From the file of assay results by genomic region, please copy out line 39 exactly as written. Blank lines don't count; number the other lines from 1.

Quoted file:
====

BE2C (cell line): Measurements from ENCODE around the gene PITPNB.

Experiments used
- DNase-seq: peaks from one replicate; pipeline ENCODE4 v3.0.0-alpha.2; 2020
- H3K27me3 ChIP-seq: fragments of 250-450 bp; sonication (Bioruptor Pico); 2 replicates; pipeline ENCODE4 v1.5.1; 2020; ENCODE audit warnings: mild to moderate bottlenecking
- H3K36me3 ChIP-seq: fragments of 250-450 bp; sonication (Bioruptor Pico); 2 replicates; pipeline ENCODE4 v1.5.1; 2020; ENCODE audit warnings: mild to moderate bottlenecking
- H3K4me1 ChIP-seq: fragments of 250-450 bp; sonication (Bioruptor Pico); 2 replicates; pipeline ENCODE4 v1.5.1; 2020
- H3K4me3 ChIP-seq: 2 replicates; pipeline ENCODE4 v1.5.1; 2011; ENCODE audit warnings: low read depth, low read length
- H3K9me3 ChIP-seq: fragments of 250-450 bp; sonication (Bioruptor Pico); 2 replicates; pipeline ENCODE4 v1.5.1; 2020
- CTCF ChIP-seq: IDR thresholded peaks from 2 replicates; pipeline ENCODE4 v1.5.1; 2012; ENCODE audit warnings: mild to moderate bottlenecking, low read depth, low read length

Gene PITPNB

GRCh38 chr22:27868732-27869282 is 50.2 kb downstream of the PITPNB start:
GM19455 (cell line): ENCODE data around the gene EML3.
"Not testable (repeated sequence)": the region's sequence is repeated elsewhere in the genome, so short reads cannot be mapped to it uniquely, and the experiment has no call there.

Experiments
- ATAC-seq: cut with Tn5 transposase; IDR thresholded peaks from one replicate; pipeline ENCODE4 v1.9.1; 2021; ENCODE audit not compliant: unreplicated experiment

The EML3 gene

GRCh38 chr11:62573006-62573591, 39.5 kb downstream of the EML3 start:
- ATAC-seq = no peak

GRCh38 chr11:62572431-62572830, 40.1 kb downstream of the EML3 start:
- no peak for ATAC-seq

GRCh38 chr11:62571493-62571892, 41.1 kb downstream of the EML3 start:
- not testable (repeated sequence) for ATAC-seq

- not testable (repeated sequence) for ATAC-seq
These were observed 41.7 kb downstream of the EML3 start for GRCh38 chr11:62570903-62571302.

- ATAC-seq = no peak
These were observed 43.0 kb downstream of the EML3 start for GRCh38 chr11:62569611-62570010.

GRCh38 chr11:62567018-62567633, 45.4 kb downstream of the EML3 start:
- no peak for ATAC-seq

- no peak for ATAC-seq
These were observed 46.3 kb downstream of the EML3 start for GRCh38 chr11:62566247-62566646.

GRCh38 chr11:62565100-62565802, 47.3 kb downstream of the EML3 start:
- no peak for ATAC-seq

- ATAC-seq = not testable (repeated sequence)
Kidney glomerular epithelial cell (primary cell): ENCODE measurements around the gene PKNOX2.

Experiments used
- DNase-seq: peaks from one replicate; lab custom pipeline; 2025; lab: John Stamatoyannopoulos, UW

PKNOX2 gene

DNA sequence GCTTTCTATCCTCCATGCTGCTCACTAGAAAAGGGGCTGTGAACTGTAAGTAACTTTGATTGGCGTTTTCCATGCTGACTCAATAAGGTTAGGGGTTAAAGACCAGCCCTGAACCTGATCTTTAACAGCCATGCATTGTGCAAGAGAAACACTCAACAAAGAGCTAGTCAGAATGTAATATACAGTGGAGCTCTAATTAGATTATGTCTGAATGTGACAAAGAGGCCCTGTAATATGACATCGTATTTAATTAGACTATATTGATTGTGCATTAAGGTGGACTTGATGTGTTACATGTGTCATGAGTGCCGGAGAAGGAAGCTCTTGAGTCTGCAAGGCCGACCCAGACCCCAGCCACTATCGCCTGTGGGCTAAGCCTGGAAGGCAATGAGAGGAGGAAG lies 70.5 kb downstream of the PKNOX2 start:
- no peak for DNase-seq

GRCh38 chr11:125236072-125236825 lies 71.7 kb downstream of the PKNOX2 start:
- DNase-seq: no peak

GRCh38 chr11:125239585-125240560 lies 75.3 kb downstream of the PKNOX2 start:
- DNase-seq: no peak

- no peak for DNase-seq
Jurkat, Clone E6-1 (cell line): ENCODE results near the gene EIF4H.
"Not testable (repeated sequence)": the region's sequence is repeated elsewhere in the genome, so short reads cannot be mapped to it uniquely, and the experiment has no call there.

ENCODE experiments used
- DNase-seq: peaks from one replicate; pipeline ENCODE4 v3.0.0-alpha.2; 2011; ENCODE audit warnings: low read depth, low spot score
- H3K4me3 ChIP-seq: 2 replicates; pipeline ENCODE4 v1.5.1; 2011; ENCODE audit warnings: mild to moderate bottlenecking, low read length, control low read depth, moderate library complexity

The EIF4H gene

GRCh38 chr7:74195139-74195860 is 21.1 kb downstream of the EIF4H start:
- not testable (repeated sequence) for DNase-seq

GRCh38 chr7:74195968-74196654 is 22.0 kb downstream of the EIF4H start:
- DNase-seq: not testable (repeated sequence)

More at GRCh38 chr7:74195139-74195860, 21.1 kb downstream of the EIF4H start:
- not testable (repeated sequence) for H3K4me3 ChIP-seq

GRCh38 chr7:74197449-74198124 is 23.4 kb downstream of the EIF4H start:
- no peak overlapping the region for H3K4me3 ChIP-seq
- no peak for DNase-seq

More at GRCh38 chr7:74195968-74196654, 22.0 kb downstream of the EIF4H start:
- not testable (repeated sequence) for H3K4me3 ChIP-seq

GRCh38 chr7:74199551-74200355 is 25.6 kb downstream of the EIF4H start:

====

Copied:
- no peak for DNase-seq